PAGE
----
Is fog computing the future of databases?
- Fog computing is a decentralised computing infrastructure, where multiple small machines are geographically dispersed and placed close to the users.
- The technology is in full development and helps to reduce the travel time of data streams to cloud data centres.
- Fog computing is already used in industry, and is of interest to many fields such as agriculture, health and tourism.
- It allows for greater speed and efficiency, which is very useful for applications that require interactivity, such as augmented reality or video games.
- The system is not intended to replace the cloud, but can address some of its limitations: high-energy consumption, saturation, latency, etc.
Sending an e‑mail, watching a video on YouTube, organising a video conference meeting, or playing an online game… Each of these activities requires significant data flows to and from servers, located in data centres. The Cloud is the preferred remote processing and storage system for developing all the Internet applications we use every day. But other decentralised computing infrastructures exist. Fog computing is growing in popularity. According to specialist consultant Future Market Insights, the global fog computing market is expected to reach $2.2 billion by 2032, up from $196.6 million in 2022.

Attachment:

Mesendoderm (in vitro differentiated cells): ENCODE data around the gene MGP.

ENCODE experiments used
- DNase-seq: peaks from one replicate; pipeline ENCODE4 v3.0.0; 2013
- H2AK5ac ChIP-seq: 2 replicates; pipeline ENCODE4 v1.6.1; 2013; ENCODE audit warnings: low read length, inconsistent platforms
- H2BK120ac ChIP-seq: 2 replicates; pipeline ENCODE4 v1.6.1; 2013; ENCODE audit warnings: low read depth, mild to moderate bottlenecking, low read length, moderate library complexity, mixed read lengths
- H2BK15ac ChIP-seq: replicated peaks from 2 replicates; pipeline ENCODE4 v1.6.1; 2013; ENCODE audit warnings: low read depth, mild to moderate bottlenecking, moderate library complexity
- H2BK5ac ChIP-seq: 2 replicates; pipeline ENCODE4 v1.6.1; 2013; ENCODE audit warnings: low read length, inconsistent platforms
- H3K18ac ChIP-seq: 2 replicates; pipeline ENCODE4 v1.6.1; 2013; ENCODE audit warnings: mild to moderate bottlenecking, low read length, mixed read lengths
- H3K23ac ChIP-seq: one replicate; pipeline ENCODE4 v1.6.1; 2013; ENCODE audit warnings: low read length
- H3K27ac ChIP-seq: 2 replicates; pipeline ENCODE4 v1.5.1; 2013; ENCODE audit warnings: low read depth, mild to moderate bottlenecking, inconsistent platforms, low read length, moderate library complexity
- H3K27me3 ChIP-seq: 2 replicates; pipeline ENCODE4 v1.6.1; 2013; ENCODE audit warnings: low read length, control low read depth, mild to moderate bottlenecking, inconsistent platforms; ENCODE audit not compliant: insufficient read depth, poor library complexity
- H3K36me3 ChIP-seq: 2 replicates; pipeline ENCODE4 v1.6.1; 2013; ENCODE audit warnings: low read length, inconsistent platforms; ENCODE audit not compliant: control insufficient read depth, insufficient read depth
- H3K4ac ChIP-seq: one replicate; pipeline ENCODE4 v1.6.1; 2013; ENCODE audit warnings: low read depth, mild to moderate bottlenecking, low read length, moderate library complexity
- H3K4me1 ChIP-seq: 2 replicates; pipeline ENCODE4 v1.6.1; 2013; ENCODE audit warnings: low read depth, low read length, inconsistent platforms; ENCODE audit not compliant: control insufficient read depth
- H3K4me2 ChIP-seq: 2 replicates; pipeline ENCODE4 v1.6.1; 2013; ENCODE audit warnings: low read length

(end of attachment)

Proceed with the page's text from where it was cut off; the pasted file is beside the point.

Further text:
Shortening the data journey
What is fog computing? “It is a highly decentralised cloud, with small, geographically dispersed computing units, closer to the data sources, and therefore closer to the users,” says Guillaume Pierre, a professor of computer science at the University of Rennes, who is currently working on this technology. Indeed, users’ data travels back and forth to data centres that are generally very far away, which may be located in another country or continent, and which consume a lot of energy. Fog computing makes it possible to shorten the routes of these flows. Guillaume Pierre is working on the use of small machines, the size of a credit card, often used to teach computing, the Raspberry Pi.